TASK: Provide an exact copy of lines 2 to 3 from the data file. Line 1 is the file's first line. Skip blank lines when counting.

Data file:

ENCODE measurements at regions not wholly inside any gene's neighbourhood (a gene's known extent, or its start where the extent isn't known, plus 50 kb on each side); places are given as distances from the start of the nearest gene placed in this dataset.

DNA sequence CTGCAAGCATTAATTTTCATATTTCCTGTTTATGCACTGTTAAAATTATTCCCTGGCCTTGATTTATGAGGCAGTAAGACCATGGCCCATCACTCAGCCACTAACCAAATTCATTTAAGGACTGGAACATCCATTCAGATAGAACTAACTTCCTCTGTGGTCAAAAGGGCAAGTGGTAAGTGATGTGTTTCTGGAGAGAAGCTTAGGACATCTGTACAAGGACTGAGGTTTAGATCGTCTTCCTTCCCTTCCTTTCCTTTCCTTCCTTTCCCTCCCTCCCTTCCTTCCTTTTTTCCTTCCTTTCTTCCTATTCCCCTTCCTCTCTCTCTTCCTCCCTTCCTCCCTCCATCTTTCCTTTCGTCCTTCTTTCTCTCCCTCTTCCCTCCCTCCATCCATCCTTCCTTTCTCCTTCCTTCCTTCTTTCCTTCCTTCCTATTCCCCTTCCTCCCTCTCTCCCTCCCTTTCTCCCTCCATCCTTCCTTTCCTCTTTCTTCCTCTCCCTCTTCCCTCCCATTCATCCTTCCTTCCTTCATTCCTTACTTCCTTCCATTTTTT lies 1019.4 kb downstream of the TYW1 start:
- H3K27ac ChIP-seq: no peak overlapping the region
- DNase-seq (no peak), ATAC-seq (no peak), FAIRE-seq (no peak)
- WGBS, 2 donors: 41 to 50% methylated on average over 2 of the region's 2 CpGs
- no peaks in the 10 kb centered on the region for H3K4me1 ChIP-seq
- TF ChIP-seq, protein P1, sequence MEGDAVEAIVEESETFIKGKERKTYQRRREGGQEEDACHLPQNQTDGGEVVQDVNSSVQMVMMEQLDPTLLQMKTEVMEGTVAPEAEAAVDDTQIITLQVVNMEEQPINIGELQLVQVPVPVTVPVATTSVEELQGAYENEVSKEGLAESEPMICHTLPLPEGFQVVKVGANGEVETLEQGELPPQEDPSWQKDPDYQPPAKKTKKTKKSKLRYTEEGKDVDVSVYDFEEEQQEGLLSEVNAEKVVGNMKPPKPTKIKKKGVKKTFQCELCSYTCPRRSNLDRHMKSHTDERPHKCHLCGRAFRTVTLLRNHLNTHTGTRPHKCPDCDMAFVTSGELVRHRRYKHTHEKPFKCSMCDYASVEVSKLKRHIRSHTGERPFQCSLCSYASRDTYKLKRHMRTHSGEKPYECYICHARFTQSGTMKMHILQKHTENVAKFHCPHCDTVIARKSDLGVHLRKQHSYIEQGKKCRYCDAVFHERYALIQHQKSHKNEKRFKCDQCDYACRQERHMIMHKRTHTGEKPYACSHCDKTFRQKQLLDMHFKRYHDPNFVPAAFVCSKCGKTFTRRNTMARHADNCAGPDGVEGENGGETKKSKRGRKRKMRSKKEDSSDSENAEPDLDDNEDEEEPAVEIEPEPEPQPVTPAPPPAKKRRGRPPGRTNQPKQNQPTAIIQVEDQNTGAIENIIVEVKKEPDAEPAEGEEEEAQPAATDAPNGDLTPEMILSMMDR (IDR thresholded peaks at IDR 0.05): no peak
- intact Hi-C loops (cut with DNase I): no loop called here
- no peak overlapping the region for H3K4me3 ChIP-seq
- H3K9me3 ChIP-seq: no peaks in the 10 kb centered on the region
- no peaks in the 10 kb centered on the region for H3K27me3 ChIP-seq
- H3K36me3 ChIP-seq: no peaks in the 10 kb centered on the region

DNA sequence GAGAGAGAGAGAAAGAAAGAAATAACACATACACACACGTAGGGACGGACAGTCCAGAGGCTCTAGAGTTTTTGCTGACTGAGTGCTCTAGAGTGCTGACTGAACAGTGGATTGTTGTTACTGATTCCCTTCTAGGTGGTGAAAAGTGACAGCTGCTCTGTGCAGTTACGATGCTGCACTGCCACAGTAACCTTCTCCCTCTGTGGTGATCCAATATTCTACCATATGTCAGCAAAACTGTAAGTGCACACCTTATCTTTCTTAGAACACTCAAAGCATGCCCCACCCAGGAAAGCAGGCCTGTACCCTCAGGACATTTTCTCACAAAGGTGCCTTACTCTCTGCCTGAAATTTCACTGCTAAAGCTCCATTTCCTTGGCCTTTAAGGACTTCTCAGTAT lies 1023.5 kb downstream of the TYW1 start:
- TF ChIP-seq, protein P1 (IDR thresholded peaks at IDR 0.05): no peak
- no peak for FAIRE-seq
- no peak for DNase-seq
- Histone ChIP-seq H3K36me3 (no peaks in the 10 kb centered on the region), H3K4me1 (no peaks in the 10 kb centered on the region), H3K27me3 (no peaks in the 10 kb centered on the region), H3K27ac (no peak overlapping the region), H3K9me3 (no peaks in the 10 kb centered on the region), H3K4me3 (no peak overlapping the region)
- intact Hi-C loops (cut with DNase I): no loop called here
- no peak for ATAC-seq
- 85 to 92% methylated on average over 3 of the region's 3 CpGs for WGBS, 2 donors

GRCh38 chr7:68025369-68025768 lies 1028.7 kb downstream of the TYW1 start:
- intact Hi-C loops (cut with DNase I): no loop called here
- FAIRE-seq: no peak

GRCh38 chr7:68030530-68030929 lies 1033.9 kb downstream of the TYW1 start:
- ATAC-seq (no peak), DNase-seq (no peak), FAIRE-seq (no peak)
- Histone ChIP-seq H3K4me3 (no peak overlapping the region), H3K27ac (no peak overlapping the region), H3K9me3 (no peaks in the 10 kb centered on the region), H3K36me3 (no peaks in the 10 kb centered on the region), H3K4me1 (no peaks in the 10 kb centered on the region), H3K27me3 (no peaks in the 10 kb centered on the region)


DNA sequence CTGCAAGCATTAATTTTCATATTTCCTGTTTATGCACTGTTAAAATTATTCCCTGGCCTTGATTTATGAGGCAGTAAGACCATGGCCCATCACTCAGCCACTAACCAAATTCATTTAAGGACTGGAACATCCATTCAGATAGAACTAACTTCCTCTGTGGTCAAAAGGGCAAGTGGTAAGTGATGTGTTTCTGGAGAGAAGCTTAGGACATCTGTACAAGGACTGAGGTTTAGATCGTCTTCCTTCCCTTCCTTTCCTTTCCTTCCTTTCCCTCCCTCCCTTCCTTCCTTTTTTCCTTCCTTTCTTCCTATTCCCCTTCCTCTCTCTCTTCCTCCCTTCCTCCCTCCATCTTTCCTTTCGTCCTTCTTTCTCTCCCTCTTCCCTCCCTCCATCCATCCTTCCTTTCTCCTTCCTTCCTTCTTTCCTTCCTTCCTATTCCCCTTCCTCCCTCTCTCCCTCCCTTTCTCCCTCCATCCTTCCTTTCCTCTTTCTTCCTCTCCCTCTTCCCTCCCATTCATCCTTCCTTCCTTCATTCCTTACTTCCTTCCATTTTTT lies 1019.4 kb downstream of the TYW1 start:
- H3K27ac ChIP-seq: no peak overlapping the region